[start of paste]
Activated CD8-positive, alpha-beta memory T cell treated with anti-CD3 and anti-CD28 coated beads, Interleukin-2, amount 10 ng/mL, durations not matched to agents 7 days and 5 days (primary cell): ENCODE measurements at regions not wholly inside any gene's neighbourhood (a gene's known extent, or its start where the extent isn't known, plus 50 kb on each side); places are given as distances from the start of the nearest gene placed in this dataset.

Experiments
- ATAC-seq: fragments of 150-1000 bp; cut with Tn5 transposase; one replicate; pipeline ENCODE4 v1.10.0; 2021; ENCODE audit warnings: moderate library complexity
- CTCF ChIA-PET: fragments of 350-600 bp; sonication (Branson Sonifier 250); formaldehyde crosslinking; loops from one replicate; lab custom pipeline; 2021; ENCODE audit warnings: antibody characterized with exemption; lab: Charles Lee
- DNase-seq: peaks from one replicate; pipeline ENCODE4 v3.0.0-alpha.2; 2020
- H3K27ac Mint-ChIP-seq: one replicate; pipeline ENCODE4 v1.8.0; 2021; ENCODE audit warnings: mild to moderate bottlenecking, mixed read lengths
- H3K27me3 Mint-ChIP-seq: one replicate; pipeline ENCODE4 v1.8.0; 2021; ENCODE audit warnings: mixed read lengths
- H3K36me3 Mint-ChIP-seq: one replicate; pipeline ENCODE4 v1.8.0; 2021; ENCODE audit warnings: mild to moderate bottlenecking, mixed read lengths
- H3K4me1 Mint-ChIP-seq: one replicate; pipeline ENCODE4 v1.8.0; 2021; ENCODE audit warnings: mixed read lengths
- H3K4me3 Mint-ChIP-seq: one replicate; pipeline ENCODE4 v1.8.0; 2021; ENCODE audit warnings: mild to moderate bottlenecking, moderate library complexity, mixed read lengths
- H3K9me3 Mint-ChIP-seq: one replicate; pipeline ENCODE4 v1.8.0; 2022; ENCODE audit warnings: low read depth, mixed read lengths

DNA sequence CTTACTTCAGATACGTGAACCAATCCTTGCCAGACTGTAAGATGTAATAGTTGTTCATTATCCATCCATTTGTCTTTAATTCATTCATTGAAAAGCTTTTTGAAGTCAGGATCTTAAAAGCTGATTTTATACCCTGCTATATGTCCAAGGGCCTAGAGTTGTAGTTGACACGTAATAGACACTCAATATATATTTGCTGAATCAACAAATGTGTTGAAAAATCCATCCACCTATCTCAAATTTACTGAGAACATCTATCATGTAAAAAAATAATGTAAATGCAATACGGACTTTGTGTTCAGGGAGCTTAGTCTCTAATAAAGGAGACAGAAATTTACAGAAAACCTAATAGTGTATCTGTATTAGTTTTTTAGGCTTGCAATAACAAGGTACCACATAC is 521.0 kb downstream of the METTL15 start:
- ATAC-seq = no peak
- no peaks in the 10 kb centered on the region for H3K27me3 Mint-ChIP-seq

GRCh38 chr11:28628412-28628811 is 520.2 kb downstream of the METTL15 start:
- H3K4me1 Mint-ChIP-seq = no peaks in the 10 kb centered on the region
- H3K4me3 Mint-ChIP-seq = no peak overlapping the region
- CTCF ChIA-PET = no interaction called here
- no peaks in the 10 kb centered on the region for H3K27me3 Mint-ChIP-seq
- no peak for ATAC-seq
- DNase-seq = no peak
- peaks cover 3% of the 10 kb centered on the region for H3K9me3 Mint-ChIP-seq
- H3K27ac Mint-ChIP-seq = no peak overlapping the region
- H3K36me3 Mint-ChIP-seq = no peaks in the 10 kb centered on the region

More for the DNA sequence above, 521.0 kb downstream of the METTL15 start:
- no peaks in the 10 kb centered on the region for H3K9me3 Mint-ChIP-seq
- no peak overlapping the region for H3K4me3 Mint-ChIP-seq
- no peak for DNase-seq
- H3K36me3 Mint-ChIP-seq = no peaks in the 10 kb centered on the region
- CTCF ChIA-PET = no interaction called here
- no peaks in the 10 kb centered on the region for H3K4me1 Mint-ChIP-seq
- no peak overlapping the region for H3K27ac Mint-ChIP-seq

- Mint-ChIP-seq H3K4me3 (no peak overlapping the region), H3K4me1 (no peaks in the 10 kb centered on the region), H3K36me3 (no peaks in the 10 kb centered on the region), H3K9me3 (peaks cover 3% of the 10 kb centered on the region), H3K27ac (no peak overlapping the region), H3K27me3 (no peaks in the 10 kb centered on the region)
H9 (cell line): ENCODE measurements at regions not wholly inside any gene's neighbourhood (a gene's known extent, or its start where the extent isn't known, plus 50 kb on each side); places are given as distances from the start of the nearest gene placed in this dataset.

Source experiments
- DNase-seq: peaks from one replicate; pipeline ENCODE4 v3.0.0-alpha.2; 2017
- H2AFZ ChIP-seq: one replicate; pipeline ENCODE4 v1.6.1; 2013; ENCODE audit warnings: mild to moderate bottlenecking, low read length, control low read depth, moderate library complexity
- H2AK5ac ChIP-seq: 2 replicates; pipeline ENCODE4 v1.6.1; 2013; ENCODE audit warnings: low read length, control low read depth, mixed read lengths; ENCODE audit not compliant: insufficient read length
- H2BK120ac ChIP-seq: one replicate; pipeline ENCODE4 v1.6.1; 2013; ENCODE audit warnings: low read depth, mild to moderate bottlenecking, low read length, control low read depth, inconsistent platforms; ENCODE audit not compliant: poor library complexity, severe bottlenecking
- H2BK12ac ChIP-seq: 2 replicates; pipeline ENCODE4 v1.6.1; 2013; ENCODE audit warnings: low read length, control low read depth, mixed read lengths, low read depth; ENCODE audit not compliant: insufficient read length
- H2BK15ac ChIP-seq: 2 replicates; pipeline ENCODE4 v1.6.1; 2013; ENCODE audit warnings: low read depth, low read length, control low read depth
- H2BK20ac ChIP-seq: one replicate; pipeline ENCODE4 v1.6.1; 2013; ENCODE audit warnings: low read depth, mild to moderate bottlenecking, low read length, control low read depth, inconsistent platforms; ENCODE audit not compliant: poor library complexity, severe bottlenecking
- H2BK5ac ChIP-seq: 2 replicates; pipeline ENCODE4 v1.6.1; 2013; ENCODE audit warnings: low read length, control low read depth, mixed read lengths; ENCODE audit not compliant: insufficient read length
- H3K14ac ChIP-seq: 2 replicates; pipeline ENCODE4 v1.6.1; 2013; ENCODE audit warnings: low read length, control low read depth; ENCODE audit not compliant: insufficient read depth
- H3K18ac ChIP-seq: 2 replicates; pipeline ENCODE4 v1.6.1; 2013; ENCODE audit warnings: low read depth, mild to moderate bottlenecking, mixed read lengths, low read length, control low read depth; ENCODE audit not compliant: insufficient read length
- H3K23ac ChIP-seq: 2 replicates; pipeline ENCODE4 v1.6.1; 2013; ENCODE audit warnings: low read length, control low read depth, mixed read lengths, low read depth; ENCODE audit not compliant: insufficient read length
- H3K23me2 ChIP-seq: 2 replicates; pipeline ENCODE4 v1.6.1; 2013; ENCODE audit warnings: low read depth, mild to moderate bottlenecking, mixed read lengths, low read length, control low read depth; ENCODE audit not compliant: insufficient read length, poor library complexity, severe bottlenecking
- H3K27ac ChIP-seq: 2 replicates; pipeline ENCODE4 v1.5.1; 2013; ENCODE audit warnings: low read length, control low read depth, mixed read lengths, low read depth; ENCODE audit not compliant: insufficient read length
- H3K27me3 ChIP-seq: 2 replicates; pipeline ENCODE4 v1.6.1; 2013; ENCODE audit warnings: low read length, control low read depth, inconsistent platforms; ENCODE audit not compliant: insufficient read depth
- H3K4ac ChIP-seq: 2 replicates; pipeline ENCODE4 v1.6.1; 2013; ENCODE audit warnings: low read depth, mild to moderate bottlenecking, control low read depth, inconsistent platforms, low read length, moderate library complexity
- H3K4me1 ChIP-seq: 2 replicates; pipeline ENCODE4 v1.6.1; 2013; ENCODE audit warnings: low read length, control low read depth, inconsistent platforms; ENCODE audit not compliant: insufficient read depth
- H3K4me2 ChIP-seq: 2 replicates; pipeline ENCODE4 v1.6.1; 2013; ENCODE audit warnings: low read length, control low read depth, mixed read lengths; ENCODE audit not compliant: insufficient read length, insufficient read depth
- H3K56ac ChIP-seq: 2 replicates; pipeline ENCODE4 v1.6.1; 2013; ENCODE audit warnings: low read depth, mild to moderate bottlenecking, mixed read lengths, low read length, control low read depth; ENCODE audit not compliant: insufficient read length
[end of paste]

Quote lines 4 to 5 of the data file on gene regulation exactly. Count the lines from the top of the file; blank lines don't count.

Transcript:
- CTCF ChIA-PET: fragments of 350-600 bp; sonication (Branson Sonifier 250); formaldehyde crosslinking; loops from one replicate; lab custom pipeline; 2021; ENCODE audit warnings: antibody characterized with exemption; lab: Charles Lee
- DNase-seq: peaks from one replicate; pipeline ENCODE4 v3.0.0-alpha.2; 2020